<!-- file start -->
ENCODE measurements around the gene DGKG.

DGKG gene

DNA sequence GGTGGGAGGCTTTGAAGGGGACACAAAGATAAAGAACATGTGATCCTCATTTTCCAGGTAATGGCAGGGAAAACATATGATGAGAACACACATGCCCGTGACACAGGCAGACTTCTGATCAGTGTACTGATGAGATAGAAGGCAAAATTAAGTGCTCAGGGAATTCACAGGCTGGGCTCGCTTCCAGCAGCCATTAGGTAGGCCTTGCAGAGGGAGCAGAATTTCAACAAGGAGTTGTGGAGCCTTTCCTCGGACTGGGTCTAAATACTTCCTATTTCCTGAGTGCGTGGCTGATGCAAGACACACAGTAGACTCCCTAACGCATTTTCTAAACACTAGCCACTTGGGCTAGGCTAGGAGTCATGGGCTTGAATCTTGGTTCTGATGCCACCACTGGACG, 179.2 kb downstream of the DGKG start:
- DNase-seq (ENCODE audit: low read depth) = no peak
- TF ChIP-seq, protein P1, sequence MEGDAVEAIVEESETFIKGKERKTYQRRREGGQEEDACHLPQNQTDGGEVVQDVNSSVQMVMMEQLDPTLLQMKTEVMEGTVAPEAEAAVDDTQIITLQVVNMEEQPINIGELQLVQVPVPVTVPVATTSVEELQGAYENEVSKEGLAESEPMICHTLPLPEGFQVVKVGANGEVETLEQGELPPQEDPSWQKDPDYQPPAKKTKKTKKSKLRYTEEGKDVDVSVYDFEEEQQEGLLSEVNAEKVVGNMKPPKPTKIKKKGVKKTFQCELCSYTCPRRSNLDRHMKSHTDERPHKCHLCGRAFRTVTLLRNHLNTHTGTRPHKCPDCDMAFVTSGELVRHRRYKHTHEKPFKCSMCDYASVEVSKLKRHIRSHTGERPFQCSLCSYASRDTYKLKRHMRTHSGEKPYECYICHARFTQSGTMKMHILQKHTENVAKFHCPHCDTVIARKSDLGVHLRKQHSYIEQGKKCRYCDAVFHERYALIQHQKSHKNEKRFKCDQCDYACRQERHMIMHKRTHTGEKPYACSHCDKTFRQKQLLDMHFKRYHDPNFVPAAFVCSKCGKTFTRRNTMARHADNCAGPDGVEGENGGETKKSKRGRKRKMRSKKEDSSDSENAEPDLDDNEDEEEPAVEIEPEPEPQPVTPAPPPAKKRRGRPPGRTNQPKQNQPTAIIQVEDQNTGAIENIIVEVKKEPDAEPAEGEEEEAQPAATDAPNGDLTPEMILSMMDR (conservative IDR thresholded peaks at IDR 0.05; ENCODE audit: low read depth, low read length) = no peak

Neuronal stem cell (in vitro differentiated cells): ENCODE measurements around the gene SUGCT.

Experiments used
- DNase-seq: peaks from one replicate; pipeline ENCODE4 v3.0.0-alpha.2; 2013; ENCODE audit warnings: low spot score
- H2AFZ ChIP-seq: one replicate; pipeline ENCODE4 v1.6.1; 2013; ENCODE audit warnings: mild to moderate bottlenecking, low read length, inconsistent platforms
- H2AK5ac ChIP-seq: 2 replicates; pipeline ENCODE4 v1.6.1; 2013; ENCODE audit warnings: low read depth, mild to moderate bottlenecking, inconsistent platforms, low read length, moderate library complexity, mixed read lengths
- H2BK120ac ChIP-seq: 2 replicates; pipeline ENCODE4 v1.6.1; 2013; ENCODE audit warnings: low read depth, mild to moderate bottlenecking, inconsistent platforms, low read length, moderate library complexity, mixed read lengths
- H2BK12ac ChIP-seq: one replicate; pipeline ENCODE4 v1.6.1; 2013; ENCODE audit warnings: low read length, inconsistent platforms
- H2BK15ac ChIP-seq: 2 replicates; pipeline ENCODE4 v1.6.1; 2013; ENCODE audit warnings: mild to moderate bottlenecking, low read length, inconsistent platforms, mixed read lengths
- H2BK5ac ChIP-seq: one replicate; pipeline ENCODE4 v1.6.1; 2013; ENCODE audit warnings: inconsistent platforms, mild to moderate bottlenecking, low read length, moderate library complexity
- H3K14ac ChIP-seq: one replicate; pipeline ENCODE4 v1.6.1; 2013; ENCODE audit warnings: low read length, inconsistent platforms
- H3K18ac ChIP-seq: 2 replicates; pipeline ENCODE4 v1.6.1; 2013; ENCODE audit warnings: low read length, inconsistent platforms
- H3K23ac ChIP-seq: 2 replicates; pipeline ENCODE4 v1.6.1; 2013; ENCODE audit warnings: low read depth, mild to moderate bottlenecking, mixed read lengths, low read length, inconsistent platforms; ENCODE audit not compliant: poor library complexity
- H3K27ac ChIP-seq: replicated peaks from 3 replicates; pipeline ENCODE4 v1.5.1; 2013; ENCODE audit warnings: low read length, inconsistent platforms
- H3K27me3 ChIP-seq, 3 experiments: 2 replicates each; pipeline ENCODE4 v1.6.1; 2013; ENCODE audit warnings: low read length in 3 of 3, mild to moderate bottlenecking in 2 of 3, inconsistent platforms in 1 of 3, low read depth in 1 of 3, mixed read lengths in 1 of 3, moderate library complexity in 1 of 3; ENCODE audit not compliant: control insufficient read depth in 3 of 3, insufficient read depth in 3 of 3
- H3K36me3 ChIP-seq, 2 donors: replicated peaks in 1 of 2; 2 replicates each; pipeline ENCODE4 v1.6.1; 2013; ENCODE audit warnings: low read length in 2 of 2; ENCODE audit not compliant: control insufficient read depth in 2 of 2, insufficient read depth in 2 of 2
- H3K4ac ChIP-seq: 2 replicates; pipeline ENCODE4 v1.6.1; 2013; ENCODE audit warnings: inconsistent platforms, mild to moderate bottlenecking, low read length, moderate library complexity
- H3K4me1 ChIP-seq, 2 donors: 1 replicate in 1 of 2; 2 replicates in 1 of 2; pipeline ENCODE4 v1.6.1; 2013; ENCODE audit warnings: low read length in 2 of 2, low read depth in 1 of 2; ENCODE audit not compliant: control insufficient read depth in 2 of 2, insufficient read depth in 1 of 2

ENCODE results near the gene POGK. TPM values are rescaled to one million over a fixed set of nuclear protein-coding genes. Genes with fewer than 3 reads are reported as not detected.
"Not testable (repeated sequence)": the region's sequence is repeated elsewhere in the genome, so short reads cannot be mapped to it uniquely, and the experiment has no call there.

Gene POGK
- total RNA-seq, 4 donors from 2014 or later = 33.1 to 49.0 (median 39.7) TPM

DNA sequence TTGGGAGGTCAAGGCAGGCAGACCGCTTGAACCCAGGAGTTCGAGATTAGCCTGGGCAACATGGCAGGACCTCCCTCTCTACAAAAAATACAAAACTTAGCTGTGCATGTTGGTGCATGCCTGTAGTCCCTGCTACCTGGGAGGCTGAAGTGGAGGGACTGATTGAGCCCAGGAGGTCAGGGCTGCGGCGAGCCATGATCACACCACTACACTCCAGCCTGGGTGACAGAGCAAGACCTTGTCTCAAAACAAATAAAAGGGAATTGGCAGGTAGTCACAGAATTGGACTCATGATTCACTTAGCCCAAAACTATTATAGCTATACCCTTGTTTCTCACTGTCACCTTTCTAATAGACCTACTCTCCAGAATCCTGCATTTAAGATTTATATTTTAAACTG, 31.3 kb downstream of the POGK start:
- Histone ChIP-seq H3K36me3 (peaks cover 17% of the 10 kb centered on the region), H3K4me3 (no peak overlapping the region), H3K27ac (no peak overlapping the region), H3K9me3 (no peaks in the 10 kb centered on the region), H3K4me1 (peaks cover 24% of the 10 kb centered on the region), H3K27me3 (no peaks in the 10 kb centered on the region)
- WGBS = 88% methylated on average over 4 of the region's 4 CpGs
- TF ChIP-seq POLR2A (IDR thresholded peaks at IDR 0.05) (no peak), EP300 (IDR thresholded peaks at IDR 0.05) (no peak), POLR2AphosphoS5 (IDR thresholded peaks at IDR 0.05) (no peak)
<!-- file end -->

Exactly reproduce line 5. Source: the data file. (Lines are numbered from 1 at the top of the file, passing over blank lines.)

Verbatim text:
- TF ChIP-seq, protein P1, sequence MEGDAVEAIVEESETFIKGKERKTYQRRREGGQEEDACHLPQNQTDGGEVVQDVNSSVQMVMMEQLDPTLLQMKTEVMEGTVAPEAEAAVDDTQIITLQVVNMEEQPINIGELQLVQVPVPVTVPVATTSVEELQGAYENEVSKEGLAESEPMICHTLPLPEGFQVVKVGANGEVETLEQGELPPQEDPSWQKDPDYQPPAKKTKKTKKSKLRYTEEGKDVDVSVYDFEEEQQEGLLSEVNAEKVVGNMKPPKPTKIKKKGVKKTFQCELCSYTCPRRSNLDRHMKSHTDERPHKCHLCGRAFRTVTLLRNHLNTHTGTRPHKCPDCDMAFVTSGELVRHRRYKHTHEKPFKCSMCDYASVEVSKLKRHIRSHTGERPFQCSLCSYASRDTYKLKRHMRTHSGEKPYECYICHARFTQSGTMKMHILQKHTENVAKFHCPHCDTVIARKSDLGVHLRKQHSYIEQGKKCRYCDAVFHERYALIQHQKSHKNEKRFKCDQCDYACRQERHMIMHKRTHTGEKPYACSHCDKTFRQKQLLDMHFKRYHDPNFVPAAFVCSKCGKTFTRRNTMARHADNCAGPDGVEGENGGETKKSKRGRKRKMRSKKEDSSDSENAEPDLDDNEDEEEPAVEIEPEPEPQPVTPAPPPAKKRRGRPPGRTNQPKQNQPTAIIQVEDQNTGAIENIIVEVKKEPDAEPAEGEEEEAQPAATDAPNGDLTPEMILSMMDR (conservative IDR thresholded peaks at IDR 0.05; ENCODE audit: low read depth, low read length) = no peak